Author Topic: Context  (Read 7026 times)

Jeff L Headley

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Context
« on: December 09, 2009, 10:26:38 PM »
From Speeches and Letters   George Washington
FROM A MANUSCRIPT BOOK KEPT BY WASHINGTON WHEN HE WAS A BOY
Rules Of Conduct
1 Every action in company ought to be with some sign of respect to those present.

2 In the presence of others sing not to yourself with a humming voice, nor drum with your fingers or feet.

3 Sleep not when others speak, sit not when others stand, speak not when you should hold your peace, walk not when others stop.

4 Turn not your back to others, especially in speaking: jog not the table or desk on which another reads or writes; lean not on any one.

5 Be no flatterer; neither play with any one that delights not to be played with.

6 Read no letters, books, or papers in company; but when there is a necessity doing it you must ask leave. Come not near the books or writings of any one so as to read them, unless desired, nor give your opinion of them unasked; also, look nigh when another is wrtiting a letter.

7  Let your countenance be pleasent, but in serious matters somewhat grave.

8 Show not yourself glad at the misfortune of another, though he were your enemy.

9 When you meet with one of greater quality than yourself, stop and retire, espcially if it be at a door or any strait place, to give way for him to pass.

10 They that are in dignity, or in office, have  in all precedency; but whist they are young they ought to respect those that are their equals in birth or other qualities, though they have no public charge.


The first ten of 57 

John Grandestaff

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Re: Context
« Reply #1 on: December 10, 2009, 08:57:24 AM »
was it a g&t night?

Antiquity Period Designs, Ltd.

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Re: Context
« Reply #2 on: December 10, 2009, 10:41:32 AM »
what is "g&t".

Dennis Bork
Professional period furniture maker since 1985.  Received a B.S. degree in physics then apprenticed and worked as a wood patternmaker for 12 years. Retired Dec. 2018.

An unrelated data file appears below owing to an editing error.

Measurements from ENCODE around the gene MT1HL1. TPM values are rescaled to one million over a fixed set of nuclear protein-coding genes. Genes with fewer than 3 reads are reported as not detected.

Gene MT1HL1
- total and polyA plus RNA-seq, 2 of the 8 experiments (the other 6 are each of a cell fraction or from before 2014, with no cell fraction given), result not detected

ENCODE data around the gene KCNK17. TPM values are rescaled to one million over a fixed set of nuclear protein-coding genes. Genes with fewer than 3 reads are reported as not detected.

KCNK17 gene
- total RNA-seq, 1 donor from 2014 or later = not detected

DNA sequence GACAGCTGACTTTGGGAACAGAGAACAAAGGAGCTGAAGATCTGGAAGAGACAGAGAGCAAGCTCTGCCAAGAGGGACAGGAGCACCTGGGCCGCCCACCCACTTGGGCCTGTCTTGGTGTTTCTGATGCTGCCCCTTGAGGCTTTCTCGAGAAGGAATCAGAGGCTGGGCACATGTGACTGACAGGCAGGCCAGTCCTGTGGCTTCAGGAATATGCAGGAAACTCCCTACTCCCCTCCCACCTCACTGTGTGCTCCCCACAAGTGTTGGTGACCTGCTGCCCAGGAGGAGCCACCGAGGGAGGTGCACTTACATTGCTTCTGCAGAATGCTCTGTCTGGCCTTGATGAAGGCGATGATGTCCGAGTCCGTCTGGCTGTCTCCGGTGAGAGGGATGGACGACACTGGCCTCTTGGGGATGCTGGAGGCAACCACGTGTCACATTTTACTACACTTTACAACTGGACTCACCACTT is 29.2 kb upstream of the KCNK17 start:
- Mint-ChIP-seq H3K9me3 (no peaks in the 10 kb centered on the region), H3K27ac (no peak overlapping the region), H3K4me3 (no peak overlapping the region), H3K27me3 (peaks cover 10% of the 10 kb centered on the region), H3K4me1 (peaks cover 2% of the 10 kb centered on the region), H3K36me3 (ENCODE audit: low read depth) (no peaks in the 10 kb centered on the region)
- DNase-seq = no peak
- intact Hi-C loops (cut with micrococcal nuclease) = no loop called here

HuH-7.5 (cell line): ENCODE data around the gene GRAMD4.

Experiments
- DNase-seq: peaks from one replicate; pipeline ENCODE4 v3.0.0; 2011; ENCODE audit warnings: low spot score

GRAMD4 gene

MikeWenzloff

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Re: Context
« Reply #3 on: December 10, 2009, 10:57:08 AM »
Gin and tonic = G&T...

Gotta say, around here of late it would more likely be some warmed Schnaaps or brandy. Kind of cold for an ice-based drink...

Thanks for the first installment, Jeff.

Take care, Mike

Jeff L Headley

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Re: Context
« Reply #4 on: December 10, 2009, 06:41:08 PM »
I just thought these might be of interset on a cold fall evening

11 It is good manners to prefer them to whom we speak before ourselves, especially if they be above us, with whom in no sort we ought to begin.

12 Let your discourse with men of business be short and comprehensive.

13 In visiting the sick, do not presently play the physician if you be not knowing therein.

14 In writing, or speaking, give to every person his due title, according to his degree and the custom of his place.

15 Strive not with your superiors in argument, but always submit your judgement to others with modesty.

16 Undertake not to teach your equal in the art himself professes: it savors of arrogancy.

17 When a man does all he can, though it succeeds not well, blame not him that did it.

18 Being to advise, or reprehend any one, consider whether it ought to be in public or in private, presently or at some other time, and in what terms to do it; and in reproving show no signs of choler, but do it with sweetness and mildness.

19 Take all admonitions thankfully, in what time or place soever given; but afterwards, not being culpable, take a time and place convenient to let him know it that gave them.

20 Mock not, nor jest at anything of importance; break no jests that are sharp-biting, and if you deliver anything witty and pleasent, abstain from laughing thereat yourself

John Grandestaff

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Re: Context
« Reply #5 on: December 11, 2009, 05:27:38 AM »
Sorry Jeff. The g&t comment was a failing attempt at comedy, I guess I should pay attention to what you have posted especially #14.

bmaus

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Re: Context